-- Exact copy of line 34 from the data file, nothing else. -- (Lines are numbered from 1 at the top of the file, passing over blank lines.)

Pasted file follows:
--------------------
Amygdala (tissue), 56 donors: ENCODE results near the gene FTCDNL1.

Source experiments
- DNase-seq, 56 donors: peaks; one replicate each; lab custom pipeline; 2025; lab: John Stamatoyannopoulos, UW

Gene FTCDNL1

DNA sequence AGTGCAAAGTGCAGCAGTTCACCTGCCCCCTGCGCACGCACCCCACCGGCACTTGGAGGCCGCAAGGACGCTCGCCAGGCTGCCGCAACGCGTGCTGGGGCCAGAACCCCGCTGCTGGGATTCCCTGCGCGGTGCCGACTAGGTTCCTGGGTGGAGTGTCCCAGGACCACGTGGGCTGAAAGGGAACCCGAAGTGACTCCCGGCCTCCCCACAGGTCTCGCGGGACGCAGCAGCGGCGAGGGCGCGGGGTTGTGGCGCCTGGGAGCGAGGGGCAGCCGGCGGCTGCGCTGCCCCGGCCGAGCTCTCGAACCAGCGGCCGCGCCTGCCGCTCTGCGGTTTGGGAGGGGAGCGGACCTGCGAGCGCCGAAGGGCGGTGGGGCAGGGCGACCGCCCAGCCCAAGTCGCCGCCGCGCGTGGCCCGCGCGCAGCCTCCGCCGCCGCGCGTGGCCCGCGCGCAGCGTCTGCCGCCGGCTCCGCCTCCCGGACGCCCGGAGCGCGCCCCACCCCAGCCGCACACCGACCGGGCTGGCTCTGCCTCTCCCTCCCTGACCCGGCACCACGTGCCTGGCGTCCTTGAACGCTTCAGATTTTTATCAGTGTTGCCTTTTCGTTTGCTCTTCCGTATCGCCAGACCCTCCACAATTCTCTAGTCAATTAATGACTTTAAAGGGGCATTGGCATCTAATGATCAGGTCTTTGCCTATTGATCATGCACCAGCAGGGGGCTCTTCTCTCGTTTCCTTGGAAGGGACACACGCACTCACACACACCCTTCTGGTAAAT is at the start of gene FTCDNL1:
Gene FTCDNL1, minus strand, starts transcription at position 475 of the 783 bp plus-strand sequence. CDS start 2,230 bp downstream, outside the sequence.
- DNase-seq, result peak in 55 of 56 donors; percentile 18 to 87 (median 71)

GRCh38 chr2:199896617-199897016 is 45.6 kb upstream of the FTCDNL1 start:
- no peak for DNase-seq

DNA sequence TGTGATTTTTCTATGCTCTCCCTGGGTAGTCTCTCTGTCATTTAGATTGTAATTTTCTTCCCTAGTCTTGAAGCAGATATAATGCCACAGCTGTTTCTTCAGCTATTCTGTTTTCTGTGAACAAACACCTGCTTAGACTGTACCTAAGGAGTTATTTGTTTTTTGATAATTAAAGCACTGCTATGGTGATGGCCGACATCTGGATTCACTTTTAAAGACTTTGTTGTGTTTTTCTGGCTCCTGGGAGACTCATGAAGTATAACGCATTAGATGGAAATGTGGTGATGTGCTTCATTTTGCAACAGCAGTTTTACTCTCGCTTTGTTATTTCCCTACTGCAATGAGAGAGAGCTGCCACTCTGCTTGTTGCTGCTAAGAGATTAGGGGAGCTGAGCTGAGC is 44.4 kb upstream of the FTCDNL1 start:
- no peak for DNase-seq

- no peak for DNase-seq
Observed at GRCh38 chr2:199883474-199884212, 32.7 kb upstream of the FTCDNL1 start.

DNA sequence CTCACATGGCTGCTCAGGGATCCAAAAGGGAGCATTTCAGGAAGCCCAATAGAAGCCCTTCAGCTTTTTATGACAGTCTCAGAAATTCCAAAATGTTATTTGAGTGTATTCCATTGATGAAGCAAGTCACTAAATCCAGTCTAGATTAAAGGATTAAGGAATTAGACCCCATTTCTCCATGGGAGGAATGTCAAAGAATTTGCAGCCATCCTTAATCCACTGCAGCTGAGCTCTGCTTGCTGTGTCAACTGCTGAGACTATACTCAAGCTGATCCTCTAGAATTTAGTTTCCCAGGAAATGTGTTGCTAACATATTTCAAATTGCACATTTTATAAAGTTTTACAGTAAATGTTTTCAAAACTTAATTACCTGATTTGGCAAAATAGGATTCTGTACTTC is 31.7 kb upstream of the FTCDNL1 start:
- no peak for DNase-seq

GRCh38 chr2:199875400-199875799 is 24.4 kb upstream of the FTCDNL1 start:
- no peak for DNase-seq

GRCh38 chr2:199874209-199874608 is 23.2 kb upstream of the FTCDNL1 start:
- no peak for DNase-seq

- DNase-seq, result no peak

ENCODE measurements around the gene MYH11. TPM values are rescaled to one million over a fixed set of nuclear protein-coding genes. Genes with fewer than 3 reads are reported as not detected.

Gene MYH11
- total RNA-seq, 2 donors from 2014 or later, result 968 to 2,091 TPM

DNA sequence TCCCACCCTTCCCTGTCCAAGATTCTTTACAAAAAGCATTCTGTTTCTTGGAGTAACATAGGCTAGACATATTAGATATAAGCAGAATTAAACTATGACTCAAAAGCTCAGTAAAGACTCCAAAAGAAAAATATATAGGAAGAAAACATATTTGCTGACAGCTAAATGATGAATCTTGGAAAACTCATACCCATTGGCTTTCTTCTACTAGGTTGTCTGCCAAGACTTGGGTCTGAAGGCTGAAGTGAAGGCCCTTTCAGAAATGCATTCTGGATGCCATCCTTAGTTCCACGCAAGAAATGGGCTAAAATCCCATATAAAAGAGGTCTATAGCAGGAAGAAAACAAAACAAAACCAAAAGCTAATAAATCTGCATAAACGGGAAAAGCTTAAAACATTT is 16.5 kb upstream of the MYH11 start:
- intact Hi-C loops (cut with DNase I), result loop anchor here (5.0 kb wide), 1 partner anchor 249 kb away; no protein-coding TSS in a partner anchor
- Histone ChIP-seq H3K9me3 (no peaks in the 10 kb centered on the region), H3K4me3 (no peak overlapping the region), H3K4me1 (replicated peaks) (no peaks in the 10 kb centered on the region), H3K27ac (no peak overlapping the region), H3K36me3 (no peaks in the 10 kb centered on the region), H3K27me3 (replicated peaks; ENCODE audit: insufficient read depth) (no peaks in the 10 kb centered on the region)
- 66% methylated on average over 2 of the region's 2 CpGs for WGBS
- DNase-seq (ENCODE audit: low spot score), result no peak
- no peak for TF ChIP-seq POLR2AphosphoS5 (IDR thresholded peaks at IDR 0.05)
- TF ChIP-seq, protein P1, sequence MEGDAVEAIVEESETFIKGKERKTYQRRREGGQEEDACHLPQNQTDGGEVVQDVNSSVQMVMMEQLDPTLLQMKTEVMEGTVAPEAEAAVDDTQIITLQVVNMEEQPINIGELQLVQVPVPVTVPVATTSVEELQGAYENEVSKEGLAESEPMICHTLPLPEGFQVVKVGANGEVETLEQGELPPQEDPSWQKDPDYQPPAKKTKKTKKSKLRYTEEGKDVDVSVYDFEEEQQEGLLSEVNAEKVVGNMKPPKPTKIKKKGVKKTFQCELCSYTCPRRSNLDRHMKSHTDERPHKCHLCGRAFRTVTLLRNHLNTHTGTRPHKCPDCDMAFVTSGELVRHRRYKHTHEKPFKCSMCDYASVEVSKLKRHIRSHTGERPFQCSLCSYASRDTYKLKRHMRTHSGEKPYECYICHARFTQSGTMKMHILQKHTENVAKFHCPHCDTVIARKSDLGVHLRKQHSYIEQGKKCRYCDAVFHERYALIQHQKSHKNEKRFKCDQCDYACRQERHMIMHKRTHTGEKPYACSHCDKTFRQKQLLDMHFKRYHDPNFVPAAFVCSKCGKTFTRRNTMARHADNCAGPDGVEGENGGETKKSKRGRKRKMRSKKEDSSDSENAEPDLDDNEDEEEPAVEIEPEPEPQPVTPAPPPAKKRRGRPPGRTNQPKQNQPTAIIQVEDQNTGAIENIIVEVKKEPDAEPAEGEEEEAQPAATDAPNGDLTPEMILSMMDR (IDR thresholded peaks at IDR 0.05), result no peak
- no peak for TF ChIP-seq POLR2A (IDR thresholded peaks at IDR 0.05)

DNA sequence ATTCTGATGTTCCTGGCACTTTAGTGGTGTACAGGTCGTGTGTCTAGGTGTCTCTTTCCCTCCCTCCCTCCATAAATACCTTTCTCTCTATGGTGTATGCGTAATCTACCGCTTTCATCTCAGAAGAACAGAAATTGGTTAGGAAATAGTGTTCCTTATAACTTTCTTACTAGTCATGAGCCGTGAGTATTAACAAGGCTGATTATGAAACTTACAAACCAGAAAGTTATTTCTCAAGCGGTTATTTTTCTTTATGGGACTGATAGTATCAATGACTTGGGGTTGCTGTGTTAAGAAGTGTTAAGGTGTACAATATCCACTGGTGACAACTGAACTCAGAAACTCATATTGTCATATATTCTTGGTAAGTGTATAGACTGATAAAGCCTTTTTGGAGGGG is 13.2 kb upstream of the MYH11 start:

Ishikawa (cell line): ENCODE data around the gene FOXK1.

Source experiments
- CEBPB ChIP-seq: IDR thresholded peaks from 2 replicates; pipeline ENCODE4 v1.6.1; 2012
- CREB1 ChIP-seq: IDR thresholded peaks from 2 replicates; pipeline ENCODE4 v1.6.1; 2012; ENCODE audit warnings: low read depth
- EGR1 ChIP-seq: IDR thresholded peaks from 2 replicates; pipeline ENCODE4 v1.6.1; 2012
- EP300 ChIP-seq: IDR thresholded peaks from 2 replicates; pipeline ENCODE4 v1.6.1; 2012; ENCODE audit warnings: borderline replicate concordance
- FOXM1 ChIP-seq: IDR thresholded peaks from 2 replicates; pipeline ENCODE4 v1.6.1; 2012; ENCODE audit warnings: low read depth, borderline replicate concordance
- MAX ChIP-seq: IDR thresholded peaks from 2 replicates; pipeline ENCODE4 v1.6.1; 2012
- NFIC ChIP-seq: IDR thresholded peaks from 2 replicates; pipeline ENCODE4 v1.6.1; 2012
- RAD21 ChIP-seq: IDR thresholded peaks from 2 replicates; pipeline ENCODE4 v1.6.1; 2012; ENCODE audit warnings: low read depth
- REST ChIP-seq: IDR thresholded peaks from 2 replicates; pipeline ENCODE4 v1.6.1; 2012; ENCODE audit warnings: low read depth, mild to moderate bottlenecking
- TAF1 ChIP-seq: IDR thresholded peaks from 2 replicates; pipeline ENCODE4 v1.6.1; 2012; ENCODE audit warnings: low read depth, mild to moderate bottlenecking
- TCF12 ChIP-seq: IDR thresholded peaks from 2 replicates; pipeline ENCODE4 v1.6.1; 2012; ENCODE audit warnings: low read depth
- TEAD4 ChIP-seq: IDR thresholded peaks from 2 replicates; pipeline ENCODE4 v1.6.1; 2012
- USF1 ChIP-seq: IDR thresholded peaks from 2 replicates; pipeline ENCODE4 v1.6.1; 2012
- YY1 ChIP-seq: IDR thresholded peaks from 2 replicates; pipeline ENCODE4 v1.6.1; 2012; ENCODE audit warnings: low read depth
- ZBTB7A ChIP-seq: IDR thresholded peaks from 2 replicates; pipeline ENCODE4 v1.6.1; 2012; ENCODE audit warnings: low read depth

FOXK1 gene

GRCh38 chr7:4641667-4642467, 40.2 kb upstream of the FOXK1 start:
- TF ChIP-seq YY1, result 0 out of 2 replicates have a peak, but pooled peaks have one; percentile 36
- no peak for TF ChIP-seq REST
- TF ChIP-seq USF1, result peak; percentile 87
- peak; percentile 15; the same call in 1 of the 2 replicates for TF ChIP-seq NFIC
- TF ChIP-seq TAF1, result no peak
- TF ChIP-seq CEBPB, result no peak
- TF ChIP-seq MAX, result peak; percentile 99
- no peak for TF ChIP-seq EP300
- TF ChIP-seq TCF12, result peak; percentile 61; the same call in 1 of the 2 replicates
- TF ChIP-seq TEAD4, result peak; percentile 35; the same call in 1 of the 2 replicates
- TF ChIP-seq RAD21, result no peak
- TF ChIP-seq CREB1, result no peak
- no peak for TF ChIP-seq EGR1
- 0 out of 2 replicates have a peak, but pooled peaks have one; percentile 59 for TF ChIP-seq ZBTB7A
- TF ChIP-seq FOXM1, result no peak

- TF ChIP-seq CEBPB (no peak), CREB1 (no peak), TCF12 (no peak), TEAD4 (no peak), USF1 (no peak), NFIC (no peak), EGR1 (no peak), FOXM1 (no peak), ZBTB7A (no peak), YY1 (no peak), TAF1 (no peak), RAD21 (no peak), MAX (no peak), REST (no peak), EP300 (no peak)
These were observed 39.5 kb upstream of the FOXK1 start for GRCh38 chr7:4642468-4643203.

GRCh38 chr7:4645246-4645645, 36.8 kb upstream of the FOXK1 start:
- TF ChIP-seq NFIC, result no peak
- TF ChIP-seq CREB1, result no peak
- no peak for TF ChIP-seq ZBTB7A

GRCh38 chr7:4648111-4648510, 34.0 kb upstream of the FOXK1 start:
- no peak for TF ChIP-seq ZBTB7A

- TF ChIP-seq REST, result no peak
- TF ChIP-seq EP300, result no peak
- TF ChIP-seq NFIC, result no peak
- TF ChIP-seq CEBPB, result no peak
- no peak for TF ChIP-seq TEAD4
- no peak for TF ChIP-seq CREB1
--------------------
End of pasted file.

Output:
Source experiments